Latest In Perspective

Remember those first-generation efforts in standardized numbering, bar-coding and other ways to automate through technology or process improvement? Remember the quality movement?

For those engaged in independent distribution channels 20 years ago, there was much discussion about how the channel had to tighten up to remain a viable part of the supply chain. Too many redundant activities were taking place at the manufacturer and distributor levels, and customers would migrate to more cost-effective supply sources if their current suppliers did not find ways to be more competitive. Oh, and distributor margins were going to have to squeeze to pay for this improvement.

It’s more than ironic that at a time when the economy is choking on high unemployment, many distributors are finding it hard to find good talent. It’s a warning sign you can’t ignore. How good do you want your company to be through all this turbulence? Pretty good? Great? The best?

You need engaged team members scrambling just as hard as you to find the right answers to deal with the upheaval right now. In most cases it’s not the same skills as five years ago.

The release of our first annual MDM Market Leaders and Distribution Landscape Report last week was the result of several months of research. Throughout, we noticed some recurring themes. Last year changed every distribution company's paradigms, which historically have been about size and sales revenue growth. Anecdotally, very few distributors grew revenues last year.
I've been to more than a dozen industry events over the past few months – association annual events, technology summits, marketing group meetings. It's great to see some momentum starting to build that's great to see. There are also some common threads in the conversations taking place at these events. In one form or another, every distributor is rethinking the right model for 2010 and beyond – one that's leaner, more productive, but built on the strengths, values and relationships that built a successful company in the first place.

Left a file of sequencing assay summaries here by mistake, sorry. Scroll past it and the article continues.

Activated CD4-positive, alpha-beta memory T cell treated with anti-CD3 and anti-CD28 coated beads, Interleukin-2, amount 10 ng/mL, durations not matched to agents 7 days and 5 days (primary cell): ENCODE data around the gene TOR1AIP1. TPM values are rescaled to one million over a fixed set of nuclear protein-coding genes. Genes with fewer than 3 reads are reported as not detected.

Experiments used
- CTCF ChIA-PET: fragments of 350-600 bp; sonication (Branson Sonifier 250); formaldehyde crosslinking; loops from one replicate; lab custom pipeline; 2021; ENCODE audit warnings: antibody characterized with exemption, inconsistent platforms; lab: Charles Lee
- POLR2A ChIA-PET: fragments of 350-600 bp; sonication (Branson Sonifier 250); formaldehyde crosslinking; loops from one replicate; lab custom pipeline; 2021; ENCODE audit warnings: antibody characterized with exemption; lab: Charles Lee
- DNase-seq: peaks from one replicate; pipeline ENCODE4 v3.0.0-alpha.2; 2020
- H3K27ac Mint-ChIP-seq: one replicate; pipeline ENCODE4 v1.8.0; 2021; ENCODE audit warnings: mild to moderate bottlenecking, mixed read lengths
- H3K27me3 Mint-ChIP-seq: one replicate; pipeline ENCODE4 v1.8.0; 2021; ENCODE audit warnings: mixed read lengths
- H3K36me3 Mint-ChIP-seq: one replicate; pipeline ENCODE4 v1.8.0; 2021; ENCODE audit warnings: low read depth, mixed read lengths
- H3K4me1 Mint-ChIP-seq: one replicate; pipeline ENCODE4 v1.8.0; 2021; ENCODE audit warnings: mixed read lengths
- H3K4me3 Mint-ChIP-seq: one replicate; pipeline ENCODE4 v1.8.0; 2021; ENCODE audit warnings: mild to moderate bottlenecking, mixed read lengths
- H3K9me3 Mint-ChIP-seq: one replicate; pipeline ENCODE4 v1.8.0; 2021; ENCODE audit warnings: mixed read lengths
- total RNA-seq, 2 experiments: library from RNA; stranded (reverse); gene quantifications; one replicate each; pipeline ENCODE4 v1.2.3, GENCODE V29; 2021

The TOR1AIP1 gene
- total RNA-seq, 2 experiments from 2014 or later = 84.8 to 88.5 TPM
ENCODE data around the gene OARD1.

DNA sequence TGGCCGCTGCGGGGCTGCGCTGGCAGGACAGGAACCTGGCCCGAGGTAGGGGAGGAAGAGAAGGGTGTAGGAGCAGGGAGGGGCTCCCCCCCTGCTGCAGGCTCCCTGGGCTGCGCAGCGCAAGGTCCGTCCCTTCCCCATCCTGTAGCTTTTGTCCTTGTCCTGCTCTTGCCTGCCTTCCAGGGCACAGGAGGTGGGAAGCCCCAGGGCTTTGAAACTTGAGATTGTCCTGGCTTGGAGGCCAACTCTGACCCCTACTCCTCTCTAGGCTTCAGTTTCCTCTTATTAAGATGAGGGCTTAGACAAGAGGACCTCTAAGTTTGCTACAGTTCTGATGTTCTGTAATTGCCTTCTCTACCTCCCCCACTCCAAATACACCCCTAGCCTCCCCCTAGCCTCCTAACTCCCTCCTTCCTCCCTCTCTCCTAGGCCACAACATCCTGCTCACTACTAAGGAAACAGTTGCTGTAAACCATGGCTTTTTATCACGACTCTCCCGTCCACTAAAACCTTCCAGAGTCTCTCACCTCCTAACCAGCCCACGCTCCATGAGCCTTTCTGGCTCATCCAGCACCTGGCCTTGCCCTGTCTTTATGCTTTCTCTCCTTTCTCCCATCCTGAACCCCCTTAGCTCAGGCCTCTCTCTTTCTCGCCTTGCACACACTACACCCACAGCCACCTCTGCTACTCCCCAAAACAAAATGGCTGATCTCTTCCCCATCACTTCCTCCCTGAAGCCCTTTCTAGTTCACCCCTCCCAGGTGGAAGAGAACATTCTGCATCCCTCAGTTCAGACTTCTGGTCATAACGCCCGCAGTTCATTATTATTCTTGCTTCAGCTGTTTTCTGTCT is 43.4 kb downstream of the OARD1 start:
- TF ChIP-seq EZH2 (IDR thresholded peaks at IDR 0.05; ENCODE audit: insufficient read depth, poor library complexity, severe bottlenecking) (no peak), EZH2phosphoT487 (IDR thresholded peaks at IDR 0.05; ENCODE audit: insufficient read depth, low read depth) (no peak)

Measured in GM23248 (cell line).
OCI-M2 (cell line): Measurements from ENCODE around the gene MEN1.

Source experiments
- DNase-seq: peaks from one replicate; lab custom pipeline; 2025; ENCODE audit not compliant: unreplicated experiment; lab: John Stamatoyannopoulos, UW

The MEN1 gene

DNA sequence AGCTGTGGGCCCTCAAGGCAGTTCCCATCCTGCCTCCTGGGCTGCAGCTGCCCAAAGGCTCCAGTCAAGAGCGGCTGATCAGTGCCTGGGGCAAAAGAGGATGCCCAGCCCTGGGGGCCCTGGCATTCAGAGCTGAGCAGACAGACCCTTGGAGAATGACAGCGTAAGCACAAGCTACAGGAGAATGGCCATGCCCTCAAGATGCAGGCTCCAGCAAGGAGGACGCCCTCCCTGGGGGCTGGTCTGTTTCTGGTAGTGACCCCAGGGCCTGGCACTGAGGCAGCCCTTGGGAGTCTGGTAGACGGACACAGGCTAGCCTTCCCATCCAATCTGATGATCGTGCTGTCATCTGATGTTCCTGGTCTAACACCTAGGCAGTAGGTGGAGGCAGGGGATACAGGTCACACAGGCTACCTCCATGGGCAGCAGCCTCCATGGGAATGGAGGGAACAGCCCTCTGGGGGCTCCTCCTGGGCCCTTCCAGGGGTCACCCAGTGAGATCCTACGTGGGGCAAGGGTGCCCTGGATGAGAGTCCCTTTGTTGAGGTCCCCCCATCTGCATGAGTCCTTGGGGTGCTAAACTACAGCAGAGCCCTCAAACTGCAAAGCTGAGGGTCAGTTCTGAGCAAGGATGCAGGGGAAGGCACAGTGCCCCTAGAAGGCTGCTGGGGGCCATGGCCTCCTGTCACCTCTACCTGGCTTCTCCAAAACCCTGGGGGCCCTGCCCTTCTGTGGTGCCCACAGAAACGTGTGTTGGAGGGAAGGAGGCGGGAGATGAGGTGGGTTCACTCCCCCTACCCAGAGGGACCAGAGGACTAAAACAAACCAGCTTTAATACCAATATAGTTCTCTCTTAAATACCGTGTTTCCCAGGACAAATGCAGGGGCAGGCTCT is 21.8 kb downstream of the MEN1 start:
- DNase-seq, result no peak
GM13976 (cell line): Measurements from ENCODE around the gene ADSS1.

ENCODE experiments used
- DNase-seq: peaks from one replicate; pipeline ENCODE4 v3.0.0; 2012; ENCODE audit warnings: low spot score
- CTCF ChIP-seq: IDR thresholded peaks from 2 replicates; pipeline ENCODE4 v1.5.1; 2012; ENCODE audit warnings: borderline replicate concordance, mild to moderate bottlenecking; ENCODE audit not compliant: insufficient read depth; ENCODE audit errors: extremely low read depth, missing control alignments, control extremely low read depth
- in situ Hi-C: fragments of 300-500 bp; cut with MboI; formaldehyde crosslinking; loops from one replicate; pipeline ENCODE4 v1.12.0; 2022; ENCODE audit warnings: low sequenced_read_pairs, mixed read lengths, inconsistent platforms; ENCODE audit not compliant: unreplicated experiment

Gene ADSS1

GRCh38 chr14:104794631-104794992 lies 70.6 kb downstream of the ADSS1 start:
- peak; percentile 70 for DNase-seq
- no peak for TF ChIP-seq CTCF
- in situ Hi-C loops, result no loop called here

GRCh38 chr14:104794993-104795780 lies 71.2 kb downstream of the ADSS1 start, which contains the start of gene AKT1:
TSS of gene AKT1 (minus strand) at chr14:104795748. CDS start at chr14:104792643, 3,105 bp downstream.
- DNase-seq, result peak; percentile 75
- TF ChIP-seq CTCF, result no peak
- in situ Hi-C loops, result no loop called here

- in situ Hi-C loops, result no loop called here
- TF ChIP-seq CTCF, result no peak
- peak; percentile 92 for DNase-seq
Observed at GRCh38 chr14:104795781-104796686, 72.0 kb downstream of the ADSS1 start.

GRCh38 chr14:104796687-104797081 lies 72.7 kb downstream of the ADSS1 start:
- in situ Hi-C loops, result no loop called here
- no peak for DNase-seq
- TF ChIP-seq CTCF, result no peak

I’ve been using a saying attributed to Warren Buffet this spring in presentations to groups about current markets: “It’s only when the tide goes out that you learn who’s been swimming naked.” At this point, the more appropriate saying might be: “You can drown when the tide rises above your head.” The Ch. 11 bankruptcy protection filing by Alamo Iron Works on April 5 was triggered by what the company alleges was non-payment of $1 million for work by a large customer.

This is not likely to be an isolated incident. Increased sales are great, but I’m hearing about difficulties with supplier lead times, financing inventory and cash flow.

MDM lost a long-time contributor and friend last fall. Bill Hodgdon, a consultant with a strong manufacturing operations and marketing background, died from complications with cancer. Over 18 years, Bill wrote many articles for MDM and spoke for many distribution associations. He consulted with international manufacturers who sold through distribution and helped them with channel strategy and tactics. Bill had a unique perspective.
Nearly every distributor took a beating in 2009. A few are still getting kicked while they're down. If you're a competitor to Airgas or HD Supply, that turmoil couldn't come at a better time.

Case 1: Airgas is in a fight for its life. In February, Air Products made a hostile bid for Airgas. It has been getting more hostile since. The investor analysis by Air Products is at www.airgasoffer.com. And here are the documents Airgas has produced for its investors to fight the offer.

Indicators the past month have largely been positive across most distribution sectors. And at industry meetings, executives are looking forward instead of down. That's a great change from a very tough year. At the same time, I have not heard anyone say we are out of the woods.

From our surveys, we found that many distributors were forced to use layoffs to stay viable, and many more did everything in their power to avoid layoffs or use them as creatively as possible.

Grainger's investments into e-commerce 10 to 15 years ago don't look like large gambles today, but as our lead article by associate editor Jenel Stelton-Holtmeier illustrates, it was in fact a large dollar amount for what the adoption rate was at the time and also the company's culture. I was publicly skeptical at the time, questioning whether it was bleeding edge rather than leading edge. How smart was I?

As the timeline illustrates, Grainger's online sales took off with the dot-com era by 1999. It has continued to scale up along with the Internet.